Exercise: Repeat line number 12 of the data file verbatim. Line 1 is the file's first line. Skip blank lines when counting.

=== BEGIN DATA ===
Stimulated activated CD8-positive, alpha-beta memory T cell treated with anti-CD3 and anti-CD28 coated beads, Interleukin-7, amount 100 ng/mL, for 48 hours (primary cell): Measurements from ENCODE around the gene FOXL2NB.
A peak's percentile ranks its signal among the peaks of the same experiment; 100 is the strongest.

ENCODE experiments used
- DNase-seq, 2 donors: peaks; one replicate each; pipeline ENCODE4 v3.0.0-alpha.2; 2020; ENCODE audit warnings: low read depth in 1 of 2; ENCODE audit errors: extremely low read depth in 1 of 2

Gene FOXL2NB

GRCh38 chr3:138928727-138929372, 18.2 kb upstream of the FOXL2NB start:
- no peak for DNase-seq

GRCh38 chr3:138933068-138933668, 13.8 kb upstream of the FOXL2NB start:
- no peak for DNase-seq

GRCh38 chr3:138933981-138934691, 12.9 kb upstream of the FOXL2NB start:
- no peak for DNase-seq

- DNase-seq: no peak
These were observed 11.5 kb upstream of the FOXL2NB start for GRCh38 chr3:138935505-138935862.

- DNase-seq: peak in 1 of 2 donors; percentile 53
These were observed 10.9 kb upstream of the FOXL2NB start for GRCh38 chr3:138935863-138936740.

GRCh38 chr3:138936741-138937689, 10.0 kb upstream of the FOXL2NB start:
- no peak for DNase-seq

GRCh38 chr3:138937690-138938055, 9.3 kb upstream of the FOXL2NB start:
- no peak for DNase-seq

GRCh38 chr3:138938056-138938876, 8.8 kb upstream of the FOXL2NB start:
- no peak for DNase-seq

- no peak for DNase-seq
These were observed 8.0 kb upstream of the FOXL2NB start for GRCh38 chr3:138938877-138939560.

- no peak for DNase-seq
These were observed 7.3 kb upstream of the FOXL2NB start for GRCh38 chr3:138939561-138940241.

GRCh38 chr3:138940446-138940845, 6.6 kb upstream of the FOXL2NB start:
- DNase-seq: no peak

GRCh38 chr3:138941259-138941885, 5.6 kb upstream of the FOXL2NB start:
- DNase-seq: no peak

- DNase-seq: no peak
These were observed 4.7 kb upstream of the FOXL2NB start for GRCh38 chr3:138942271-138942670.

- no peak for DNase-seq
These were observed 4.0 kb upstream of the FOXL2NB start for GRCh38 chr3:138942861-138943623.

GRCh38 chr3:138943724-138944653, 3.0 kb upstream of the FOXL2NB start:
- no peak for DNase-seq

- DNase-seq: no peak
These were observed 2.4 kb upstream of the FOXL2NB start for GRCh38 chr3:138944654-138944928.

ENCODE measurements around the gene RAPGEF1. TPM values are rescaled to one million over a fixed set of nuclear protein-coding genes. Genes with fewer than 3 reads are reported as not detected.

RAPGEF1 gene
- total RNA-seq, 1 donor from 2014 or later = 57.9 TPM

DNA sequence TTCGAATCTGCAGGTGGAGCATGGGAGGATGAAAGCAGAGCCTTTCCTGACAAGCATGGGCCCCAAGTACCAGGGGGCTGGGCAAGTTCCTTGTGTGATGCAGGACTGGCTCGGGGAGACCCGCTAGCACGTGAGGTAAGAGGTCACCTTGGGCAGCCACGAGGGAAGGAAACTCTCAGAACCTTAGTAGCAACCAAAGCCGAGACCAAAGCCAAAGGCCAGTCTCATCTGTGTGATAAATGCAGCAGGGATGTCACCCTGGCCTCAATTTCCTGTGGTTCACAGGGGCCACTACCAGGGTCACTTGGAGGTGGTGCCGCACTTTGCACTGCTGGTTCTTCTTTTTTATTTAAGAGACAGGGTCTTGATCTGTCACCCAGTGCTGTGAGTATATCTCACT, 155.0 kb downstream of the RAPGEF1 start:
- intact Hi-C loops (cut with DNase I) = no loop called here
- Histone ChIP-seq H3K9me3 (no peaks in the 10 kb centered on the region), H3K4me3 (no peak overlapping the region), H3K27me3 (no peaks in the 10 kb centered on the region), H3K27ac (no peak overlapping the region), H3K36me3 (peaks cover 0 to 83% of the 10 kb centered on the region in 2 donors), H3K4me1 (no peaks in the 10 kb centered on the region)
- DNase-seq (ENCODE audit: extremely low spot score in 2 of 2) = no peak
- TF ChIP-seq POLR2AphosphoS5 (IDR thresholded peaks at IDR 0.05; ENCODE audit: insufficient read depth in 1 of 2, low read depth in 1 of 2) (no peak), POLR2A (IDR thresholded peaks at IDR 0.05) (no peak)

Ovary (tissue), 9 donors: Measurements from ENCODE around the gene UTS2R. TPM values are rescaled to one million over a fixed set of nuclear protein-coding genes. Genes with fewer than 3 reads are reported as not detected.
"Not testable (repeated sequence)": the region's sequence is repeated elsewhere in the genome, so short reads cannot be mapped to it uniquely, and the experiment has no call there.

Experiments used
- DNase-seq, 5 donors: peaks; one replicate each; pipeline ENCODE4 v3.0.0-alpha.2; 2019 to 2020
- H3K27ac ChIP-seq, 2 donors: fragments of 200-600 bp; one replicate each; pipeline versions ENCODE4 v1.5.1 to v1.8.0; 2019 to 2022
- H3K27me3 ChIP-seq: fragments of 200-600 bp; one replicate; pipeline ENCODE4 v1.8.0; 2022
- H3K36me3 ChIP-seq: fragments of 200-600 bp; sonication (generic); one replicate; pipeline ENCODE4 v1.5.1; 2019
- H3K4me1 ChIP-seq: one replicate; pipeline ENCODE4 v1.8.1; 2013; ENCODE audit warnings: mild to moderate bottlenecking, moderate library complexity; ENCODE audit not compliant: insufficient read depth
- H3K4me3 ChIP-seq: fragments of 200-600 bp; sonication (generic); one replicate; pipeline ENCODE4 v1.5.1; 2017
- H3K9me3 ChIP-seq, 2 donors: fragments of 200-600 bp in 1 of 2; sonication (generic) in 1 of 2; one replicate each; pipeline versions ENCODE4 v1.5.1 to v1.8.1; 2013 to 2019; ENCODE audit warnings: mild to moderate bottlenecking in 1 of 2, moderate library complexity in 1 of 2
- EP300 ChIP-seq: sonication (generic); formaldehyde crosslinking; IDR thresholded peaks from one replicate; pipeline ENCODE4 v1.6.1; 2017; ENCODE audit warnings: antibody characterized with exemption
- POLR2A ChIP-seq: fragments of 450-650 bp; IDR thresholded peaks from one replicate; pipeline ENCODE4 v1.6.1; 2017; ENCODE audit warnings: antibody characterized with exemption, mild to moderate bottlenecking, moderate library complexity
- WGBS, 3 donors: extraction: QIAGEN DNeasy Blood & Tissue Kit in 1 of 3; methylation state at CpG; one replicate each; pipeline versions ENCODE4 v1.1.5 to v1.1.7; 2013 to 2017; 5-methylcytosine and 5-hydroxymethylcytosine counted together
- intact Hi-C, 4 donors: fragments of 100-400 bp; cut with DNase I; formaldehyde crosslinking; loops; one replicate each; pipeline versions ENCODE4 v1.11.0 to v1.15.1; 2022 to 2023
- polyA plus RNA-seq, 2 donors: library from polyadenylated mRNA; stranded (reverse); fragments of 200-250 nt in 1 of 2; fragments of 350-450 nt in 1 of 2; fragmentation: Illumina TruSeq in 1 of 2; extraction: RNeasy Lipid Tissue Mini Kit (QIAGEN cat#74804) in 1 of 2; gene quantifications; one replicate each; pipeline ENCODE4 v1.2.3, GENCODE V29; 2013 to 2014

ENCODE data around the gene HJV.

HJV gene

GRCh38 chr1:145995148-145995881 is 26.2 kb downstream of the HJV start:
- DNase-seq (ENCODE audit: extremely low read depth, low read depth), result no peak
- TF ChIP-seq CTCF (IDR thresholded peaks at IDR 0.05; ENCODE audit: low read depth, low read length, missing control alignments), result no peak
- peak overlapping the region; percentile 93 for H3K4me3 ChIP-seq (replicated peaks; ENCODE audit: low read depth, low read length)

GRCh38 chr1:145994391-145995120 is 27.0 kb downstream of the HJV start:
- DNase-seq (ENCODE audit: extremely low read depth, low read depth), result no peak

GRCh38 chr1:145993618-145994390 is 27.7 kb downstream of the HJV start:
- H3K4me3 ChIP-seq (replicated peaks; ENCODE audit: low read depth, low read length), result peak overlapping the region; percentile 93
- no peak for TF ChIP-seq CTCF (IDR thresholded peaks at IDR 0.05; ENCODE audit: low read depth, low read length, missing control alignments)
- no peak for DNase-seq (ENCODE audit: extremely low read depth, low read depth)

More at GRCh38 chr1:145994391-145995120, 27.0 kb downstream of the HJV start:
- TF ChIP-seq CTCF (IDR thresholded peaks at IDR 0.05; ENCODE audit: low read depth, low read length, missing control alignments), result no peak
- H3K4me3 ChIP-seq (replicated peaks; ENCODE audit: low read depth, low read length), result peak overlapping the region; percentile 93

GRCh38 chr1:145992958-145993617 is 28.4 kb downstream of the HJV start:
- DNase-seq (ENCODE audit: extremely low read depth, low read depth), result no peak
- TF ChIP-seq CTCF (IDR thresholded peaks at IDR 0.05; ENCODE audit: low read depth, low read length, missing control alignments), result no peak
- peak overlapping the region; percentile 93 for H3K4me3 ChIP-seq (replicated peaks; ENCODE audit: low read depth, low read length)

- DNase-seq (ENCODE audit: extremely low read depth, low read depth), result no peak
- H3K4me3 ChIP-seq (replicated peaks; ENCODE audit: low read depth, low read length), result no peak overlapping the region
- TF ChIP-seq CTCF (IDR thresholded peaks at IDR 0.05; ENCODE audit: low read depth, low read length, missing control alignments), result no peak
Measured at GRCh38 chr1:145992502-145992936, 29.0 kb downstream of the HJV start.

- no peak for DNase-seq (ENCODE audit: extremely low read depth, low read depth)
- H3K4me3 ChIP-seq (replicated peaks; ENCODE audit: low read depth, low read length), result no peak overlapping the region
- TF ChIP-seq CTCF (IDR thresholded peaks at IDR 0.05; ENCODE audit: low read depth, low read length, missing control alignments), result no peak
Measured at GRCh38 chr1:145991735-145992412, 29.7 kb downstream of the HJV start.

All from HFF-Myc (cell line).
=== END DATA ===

- DNase-seq: no peak